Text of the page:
Placing blown-in attic insulation
Getting insulation into hard-to-reach areas like along the eave line (especially on low-pitch roofs) and into ceiling joist bays covered by plywood can be a real challenge with the blower’s flex hose. I’ve found that attaching a length of 2-in. PVC pipe or the wand from a shop vacuum gives me more control to direct the insulation precisely where it’s needed.
In attics where I have room to swing it, I slide the blower hose a foot or so onto a 10-ft. piece of pipe. The long pipe can also help to level the insulation. When the hard-to-reach areas are closer at hand, I use a shopvacuum wand. I slide the hose over the end and wrap it once or twice with duct tape, folding over the end of the tape so that I can quickly pull off the tape if I need to remove the wand. With this setup, I can feed the hose into plywood-covered joist bays. As the bay fills up, I slowly pull the hose back out.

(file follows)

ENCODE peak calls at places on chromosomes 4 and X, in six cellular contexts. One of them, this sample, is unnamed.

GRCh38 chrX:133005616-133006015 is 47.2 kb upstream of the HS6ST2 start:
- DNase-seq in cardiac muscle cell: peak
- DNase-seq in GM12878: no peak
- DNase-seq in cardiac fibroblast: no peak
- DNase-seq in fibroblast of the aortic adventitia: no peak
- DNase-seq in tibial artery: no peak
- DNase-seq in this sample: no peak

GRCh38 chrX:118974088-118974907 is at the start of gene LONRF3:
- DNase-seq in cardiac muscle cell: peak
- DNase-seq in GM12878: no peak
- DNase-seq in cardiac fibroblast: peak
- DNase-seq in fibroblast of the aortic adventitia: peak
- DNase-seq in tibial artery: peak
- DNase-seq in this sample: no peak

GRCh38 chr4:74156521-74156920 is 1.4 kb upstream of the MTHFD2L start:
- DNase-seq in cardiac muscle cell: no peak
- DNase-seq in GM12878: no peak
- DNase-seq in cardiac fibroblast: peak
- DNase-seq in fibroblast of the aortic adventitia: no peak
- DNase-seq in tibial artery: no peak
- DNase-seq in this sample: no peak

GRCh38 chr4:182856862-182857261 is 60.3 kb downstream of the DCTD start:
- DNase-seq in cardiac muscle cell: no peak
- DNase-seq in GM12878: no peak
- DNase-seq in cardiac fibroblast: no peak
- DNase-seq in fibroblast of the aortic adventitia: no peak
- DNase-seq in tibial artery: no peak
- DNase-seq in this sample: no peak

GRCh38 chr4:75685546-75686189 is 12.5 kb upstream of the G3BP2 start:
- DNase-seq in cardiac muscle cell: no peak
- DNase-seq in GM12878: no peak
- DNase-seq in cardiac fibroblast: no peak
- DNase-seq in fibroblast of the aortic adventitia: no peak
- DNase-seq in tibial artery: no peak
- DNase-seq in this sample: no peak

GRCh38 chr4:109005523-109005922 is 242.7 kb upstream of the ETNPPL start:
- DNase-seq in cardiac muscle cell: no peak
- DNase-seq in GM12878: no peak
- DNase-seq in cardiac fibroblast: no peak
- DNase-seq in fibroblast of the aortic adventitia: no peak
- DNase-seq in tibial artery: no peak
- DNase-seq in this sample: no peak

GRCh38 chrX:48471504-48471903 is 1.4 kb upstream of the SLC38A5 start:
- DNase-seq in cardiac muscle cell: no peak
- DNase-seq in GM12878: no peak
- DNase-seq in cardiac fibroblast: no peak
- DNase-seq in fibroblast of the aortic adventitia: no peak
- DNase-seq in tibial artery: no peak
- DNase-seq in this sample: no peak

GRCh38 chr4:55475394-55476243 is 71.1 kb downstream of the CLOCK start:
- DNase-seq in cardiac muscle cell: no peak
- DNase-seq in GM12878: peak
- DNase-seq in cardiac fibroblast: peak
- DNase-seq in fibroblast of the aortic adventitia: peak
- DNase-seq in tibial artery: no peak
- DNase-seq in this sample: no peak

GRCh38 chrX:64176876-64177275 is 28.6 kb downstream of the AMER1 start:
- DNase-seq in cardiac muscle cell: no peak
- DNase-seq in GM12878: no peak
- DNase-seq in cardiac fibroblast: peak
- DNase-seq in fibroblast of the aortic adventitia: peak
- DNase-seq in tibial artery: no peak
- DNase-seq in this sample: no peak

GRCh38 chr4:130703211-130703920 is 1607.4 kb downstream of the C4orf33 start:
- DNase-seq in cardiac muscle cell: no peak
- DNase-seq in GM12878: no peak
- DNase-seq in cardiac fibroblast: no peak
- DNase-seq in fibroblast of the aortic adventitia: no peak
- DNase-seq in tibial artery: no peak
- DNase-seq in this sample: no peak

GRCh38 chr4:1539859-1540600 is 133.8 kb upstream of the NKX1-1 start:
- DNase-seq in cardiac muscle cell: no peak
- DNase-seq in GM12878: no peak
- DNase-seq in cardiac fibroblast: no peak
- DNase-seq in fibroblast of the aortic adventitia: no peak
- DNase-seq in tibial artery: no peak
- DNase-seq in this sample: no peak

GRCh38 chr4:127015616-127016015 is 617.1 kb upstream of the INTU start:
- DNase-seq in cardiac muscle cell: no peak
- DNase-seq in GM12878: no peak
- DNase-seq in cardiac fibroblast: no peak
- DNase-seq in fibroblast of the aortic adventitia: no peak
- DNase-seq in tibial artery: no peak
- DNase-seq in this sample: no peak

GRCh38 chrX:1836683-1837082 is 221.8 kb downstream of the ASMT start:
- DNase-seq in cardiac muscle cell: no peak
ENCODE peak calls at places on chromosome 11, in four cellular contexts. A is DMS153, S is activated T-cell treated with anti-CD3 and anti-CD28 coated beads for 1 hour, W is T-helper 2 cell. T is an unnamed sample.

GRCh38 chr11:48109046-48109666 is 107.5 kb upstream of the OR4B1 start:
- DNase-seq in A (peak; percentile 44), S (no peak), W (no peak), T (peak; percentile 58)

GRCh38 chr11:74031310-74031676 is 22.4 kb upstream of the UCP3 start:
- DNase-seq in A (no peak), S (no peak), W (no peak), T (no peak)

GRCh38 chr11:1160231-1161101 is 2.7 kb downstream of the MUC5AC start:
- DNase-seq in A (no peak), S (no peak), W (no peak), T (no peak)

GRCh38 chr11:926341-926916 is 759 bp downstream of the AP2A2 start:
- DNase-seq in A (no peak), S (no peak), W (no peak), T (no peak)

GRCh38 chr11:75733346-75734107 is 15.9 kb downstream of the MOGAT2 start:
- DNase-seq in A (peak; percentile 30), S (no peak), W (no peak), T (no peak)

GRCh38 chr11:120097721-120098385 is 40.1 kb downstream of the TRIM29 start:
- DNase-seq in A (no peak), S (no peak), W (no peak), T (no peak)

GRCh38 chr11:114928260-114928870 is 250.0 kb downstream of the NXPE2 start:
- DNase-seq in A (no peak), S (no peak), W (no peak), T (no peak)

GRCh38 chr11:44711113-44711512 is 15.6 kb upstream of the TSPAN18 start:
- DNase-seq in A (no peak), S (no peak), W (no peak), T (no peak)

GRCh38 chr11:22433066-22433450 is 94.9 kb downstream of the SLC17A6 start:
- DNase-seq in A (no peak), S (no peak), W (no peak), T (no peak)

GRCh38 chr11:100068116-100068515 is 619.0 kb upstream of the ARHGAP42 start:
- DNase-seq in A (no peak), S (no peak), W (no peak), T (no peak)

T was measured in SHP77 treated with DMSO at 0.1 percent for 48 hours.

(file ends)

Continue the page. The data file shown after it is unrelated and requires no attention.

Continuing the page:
John Taitt, Sierra Vista, AZ
Or...Duct tape a long broomstick or equivalent to the end of the hose, and by holding the closest end of the broomstick, you can direct the hose (far end and attached hose) into hard to reach cavities and eves. I speak from experience.
I take it one step further and hook a short stick loosely (hook & eye) to the end of the broomstick, with a distinct mark at the thickness of insulation I'm looking for- the stick dangles down and acts like a dipstick. Many professional insulators achieve the same effect by stapling paper rulers vertically throughout the attic.